VIMARSHA: Dr. Bibek Deb Roy’s talk on ‘Understanding the Ancient Indian Texts: Puranas and the Bhagavad Gita’
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Dr. Bibek Deb Roy, eminent scholar and Chairman, Economic Advisory Council to the Prime Minister, gave a talk on the Bhagavad Gita. He announced at the outset that he would not deal with the ‘big things’ about the Gita—dharma, karma, tyaga, bhakti and so on, but with small things that often escape our notice.

In the introductory part of the lecture, he mentioned that there are at least 30 different Gita’s in the corpus of Hindu scriptures. He also shed light on the category of ancient Indian texts called Itihasa. The word literally means “this is indeed what happened”; hence, Itihasa refers to history, not myth, although this history might have some embellishments. Mahabharata was always treated by the ancients as an Itihasa text. Later on, Ramayana was also added to the category. Then, there were the Puranas, of which there are 18 Maha Puranas. Dr. Deb Roy highlighted the relationship between the Vedanta tradition on the one hand, and the Itihasa-Purana tradition on the other—these were parallel streams that converged. It was realised by the sages of yore that Vedanta was not digestible for the ordinary person; hence, the Puranas were composed to convey Vedantic truths in the form of stories.

Next, Dr. Deb Roy went on to closely examine the use of particular words in some of the verses of the Bhagavad Gita (like 1.2, 1.3, 1.26-27, 2.1, 3.37 and so on). In the course of discussion of these minutiae, many subtle aspects of the Gita came to the fore. The purpose of the speaker was evidently to engage the audience with the text more up close and personal, to awaken an interest in the text beyond the ‘big things’. For instance, a trivial indication in one of the verses that indicated Duryodhana’s position at the beginning of the war, that further indicated how war rules were adhered to at least till the Dronaparvan. When the war was not on, both sides were friends and relatives. Dr. Deb Roy mentioned in the passing that King Ashoka’s remorse was after all not for having killed so many in the Kalinga war, killing among soldiers was normal in war; what Ashoka was aggrieved about was the large-scale killing of civilians in the course of his war.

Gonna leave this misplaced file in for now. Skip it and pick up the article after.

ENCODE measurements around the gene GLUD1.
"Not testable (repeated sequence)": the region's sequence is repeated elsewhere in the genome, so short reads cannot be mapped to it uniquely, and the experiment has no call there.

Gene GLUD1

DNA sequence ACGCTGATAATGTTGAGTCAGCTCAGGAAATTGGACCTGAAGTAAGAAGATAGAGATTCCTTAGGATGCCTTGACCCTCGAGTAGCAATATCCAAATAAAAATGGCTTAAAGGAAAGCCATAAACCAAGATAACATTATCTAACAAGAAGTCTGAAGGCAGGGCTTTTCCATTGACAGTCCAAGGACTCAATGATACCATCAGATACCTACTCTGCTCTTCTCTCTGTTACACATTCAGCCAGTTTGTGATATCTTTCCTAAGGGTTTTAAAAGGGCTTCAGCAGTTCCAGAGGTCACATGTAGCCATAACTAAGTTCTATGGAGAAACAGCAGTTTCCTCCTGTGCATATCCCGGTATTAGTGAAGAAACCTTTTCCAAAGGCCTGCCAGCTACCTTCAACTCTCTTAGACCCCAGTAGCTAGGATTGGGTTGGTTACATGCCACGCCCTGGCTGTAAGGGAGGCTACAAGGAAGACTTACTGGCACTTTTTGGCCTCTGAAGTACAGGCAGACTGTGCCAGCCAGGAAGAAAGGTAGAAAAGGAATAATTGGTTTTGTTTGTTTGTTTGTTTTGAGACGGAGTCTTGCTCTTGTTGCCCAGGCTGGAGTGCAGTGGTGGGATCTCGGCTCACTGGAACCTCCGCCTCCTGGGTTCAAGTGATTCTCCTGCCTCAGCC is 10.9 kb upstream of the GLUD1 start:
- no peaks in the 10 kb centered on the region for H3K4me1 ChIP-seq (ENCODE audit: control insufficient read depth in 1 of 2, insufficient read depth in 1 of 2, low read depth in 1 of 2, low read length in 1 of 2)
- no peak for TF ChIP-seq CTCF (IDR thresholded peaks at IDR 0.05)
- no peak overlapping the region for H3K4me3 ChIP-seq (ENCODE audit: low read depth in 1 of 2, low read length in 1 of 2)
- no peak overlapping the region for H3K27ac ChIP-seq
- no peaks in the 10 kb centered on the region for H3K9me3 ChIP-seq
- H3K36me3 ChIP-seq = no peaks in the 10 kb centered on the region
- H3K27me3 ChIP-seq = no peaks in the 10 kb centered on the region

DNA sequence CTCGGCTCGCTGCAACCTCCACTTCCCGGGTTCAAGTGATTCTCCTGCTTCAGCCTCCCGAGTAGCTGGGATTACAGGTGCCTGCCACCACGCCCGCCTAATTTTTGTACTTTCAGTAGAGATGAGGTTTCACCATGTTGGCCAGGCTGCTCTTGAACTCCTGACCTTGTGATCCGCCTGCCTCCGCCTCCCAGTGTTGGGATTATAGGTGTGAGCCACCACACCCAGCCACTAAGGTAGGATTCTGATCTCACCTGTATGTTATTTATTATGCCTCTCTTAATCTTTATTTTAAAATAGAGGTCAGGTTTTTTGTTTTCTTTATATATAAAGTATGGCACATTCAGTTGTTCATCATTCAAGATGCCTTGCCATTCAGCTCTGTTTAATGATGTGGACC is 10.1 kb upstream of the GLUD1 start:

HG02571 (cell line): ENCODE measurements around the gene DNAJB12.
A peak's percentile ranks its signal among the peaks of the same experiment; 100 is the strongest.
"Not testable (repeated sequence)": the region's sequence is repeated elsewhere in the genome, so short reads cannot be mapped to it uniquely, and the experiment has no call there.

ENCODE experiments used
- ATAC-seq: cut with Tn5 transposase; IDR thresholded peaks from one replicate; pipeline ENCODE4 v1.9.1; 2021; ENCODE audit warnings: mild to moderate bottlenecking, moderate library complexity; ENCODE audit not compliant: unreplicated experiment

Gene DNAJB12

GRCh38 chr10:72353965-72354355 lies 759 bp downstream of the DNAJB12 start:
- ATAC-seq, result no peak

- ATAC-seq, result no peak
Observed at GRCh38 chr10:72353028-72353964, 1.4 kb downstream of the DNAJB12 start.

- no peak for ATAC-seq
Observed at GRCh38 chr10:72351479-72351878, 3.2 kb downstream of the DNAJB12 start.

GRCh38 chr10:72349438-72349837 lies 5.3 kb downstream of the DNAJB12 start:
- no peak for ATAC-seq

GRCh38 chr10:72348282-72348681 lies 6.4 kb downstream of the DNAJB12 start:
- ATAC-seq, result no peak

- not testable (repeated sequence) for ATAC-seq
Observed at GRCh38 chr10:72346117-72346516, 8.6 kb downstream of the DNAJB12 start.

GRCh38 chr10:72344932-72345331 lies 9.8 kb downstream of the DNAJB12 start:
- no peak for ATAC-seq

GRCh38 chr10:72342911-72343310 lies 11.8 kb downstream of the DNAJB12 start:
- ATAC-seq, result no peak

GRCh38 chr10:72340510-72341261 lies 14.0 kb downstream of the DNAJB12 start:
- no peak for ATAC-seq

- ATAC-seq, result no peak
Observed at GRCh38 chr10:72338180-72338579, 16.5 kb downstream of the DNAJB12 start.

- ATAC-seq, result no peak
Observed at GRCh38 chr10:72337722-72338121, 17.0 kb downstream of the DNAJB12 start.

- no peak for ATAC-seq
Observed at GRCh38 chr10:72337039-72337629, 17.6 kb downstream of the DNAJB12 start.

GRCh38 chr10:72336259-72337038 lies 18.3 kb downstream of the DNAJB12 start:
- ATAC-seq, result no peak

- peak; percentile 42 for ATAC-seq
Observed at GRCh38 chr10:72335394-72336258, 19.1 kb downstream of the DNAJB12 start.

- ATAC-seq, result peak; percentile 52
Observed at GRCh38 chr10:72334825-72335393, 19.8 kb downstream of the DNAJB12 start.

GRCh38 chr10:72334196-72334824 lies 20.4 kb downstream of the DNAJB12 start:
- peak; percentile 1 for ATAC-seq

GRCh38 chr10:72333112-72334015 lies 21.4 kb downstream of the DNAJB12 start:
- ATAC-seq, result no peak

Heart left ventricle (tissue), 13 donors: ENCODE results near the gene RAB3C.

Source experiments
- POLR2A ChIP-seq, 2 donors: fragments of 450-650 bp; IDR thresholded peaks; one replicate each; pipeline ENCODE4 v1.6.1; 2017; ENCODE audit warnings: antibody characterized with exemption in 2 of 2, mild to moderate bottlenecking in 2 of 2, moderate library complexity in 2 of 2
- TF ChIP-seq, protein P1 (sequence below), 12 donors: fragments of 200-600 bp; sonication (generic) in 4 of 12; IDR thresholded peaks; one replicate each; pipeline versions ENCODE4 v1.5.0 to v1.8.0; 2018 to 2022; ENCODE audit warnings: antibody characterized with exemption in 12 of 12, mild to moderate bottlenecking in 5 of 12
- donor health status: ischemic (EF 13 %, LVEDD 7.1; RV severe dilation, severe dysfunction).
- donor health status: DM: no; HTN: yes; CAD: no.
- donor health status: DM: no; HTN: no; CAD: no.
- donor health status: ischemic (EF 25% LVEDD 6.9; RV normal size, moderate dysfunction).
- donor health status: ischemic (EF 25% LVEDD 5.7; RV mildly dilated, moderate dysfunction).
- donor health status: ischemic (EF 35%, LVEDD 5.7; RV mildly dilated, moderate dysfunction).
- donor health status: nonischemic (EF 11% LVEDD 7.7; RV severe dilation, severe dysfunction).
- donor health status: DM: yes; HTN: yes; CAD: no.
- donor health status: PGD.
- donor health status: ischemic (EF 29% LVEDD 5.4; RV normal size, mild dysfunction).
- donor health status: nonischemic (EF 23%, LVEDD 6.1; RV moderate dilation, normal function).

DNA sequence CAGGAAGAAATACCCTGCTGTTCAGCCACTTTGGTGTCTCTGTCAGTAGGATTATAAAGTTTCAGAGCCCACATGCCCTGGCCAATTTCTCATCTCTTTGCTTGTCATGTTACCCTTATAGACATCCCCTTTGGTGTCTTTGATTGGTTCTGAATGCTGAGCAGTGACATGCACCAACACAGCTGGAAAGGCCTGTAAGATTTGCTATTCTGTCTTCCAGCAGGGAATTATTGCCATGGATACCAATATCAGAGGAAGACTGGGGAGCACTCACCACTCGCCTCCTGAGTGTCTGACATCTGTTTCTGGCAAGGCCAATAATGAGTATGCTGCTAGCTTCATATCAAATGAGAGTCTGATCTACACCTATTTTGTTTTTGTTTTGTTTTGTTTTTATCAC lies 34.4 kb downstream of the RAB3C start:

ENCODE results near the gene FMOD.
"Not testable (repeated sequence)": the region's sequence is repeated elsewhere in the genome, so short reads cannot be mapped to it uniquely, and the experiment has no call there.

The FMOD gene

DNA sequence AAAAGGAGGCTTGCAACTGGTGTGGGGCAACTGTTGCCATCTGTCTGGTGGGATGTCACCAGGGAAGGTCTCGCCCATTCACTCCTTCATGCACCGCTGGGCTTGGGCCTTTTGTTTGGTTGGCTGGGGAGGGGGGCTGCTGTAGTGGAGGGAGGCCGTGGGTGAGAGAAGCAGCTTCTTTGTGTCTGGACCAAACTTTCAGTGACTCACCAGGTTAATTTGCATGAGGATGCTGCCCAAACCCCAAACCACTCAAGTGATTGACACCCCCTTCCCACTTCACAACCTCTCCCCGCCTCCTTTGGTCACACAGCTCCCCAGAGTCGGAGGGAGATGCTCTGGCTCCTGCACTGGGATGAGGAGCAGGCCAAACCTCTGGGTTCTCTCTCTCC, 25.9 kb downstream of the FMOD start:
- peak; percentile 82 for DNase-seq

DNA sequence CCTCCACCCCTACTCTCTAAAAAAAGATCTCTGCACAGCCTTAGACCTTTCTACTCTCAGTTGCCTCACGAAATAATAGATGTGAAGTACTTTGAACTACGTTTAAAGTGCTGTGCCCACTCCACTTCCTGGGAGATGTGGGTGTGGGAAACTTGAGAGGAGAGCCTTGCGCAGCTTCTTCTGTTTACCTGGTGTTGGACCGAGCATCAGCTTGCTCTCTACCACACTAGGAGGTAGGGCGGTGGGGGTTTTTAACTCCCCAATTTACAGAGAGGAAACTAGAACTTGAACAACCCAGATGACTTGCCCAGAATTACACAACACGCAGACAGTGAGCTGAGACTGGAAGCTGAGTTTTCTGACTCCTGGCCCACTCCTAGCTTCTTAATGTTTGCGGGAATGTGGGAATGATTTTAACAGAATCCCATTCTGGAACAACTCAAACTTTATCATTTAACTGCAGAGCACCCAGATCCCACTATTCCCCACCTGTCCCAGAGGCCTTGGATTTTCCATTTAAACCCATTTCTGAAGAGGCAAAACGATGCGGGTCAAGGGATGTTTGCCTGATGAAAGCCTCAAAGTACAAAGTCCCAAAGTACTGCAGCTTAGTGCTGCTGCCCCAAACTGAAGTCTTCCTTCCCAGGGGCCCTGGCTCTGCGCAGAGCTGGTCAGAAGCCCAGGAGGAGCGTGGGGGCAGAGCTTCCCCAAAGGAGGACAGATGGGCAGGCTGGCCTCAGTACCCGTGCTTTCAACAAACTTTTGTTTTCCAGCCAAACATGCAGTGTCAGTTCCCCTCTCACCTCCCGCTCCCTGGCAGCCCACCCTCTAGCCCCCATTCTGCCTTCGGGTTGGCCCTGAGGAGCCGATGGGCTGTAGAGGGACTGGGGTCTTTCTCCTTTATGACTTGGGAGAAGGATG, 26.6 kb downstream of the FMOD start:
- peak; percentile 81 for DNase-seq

He also spoke about the meter in which the Bhagavad Gita was composed. Since the Gita is a pre-classical text, the poet could take considerable liberties in changing the meter in the body of the same text. For instance, while other chapters of the Gita had a deviation rate of 5-10 percent regarding the meter, Chapter 11 had a deviation rate of 60 percent. Such minute details about the text from an eminent translator of the text was enlightening.

Dr. Deb Roy also answered many questions from the audience. In response to one such question, he pointed out that the Mahabharata was composed over a period of 1700 years and definitely social norms must have changed over such a long period. Hence, according to him, it is a sterile debate to try to rationalise internal inconsistencies and settle chronologies as far as such ancient texts are concerned — that is the domain of the scholar who labours himself/herself over the nitty-gritties of the text. Not resolving these debates by no means diminishes the value of the text. As an Indian, our first object should be to engage with the Gita closely for what it speaks for, the speaker averred.

Event Date 
June 19, 2018

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